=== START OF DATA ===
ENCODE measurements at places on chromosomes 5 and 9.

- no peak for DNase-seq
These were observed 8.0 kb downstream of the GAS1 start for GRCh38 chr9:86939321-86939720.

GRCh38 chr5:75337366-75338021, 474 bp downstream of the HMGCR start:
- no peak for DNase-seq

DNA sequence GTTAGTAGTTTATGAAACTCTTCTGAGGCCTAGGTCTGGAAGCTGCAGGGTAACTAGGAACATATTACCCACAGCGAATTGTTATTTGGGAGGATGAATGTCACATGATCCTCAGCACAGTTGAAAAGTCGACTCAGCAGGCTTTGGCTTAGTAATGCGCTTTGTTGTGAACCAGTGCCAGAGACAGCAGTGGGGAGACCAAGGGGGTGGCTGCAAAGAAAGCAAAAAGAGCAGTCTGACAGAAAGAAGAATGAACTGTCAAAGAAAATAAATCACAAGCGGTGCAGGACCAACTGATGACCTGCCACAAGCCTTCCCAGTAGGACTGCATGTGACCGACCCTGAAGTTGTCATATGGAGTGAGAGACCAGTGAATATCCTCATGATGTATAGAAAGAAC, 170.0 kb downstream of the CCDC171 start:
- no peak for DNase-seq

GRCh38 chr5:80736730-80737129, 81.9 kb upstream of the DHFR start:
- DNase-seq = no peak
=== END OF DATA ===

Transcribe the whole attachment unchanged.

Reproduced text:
ENCODE measurements at places on chromosomes 5 and 9.

- no peak for DNase-seq
These were observed 8.0 kb downstream of the GAS1 start for GRCh38 chr9:86939321-86939720.

GRCh38 chr5:75337366-75338021, 474 bp downstream of the HMGCR start:
- no peak for DNase-seq

DNA sequence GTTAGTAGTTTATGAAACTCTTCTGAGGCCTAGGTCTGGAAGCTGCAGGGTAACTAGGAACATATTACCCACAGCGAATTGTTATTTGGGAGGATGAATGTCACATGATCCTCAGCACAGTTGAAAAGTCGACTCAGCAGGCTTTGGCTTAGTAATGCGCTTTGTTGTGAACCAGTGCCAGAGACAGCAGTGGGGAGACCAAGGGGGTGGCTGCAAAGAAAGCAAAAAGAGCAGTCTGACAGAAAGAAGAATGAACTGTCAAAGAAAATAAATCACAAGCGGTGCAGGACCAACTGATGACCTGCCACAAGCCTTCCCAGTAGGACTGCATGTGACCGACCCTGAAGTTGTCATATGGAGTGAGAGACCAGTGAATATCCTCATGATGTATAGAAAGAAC, 170.0 kb downstream of the CCDC171 start:
- no peak for DNase-seq

GRCh38 chr5:80736730-80737129, 81.9 kb upstream of the DHFR start:
- DNase-seq = no peak